Crying in Hmart review: Crying in my room reading

Ever since her mom died years ago, Michelle Zauner cries in the Asian chain supermarket, Hmart. Zauner never had a stable relationship with her mother. The two fought all the time because they were so different: Zauner, an American teenager, obsessed with her band (and not so much with school), and her mother, a Korean immigrant with high expectations and too much love for her daughter. The only thing holding their relationship together? Food and Korean culture. The 2021 memoir Crying in Hmart dives into the roots of a complicated relationship between a mother and daughter. 

But when Zauner gets a call from her dad one day, her whole life changes. Cancer. Zauner relocates her whole life from New York City back to her hometown of Eugene, Oregon to reinvent her relationship with her mother, before it’s too late. 

A tearful journey of hospital visits, Celine Dion karaoke sessions, trips to Seoul, and reminiscing her relationship with her mother, Zauner beautifully revisits the worst year of her life. This book brought me to tears. It’s my favorite book I’ve read in 2022. 

I’m not one to read memoirs often, but I decided to read this because my aunt recommended it. It was also very well received with rave reviews. I’m so glad I read it.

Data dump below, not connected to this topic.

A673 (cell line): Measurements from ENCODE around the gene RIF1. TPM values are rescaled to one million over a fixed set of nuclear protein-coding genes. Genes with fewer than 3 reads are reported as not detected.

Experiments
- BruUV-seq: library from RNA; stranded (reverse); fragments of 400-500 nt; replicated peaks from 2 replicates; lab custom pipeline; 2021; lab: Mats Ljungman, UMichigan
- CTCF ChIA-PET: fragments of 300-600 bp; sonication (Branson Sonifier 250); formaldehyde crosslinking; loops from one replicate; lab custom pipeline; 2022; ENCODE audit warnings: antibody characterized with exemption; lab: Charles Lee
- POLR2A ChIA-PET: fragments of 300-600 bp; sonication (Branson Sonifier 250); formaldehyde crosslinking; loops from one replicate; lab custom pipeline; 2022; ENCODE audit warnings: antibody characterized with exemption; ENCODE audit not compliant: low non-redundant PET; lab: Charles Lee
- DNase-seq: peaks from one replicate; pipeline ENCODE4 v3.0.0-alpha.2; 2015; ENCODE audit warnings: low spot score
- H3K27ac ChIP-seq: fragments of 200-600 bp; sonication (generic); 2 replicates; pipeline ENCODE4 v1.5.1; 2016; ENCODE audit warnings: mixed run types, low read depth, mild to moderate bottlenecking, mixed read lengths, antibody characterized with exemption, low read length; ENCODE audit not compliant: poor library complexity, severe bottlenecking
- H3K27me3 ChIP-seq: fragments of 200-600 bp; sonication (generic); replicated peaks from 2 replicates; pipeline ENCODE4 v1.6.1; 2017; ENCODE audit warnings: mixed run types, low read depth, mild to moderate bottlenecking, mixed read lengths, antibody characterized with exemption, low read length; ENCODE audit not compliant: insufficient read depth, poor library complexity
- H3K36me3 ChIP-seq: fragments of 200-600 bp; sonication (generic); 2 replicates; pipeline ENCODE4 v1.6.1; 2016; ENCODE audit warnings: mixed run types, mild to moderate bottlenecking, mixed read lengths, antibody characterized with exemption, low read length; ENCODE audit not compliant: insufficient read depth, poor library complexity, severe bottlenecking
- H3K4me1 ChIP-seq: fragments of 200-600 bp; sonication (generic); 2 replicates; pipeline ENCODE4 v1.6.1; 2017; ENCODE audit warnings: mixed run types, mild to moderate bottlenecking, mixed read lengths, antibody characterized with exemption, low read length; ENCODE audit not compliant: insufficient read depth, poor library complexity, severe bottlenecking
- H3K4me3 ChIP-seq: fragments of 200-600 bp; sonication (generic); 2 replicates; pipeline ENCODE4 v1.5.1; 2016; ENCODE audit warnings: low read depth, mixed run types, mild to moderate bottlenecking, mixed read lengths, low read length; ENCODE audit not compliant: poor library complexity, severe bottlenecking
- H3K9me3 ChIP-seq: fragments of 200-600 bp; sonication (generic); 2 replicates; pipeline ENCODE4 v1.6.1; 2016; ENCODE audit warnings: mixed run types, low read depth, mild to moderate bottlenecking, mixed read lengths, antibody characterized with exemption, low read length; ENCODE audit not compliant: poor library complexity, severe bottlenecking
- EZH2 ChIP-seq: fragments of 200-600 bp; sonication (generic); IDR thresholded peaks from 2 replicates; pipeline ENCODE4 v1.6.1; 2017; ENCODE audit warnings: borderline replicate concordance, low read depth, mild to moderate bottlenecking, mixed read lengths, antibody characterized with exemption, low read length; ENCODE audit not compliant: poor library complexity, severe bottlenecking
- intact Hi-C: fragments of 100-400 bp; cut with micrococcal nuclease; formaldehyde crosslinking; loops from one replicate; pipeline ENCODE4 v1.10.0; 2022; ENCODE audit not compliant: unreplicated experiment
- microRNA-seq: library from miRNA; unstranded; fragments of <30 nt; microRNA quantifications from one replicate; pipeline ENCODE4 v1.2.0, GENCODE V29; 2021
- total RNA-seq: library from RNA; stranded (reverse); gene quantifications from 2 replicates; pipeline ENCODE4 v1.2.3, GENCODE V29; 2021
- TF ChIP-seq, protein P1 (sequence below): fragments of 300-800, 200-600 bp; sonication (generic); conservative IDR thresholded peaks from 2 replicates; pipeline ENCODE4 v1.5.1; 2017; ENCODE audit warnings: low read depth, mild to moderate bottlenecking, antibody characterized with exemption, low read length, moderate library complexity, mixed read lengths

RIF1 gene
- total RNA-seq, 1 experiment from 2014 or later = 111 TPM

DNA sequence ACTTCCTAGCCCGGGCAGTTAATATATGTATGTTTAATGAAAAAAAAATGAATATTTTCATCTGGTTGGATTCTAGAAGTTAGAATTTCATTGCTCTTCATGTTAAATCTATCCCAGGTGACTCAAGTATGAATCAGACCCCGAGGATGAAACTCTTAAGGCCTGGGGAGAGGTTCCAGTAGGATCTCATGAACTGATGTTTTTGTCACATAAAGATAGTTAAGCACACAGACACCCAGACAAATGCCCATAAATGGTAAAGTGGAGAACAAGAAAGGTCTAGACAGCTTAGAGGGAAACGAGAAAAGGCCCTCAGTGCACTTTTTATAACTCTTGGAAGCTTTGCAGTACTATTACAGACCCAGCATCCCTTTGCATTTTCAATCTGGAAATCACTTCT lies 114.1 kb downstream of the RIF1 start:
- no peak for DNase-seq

Although I am one to tear up at pretty much any sad piece of media I consume, I have no doubt that anyone who reads this book will do the same. Zauner’s honest writing is comforting, yet heartbreaking. Her language is vivid, yet raw. I felt like I was on this journey with her.

I learned so much about Korean culture from reading this book. Zauner’s imagery of Seoul made me feel like I was actually there.”

— Penelope Roewe

I learned so much about Korean culture from reading this book. Zauner’s imagery of Seoul made me feel like I was actually there. I was hungry just by reading about the food she made with her mother. The book centers around how impactful expressing your culture can be and how it can bring people together. Though her mother may be gone, Korean culture will always be a reminder of their relationship. 

The memoir highlights the imperfections of Zauner’s relationship with her mother, but also the lessons that Zauner learned from her. My favorite part of the book was about a line that Zauner’s mother always told her.

“Some of my earliest memories I can recall are of my mother instructing me to always ‘save ten percent of yourself’. What she meant was that, no matter how much you thought you loved someone or thought they loved you, you never gave all of yourself. Save ten percent always, so there was something to fall back on.” 

Zauner goes on to say how her mother would always say that no matter what, she would always love her daughter, more than anything else. This line got me. At first, I was unsure of her mother, thinking she was a toxic asset to Zauner’s life, and at sometimes, maybe she was. But as I learned more about her mother, I grew to love her and understand why she was so overbearing and strict. She only ever wanted the best for her daughter. 

I would recommend this book to anyone who’s been on the receiving end of tough love or complicated relationships, though it may be hard to read, it gives a unique perspective on our loved ones. I would also recommend this to anyone who’s interested in Korean culture or just needs a good cry. 

Zauner perfectly encapsulates life and loss in this heart-wrenching tale of a mother’s love. 

⭐⭐⭐⭐⭐/5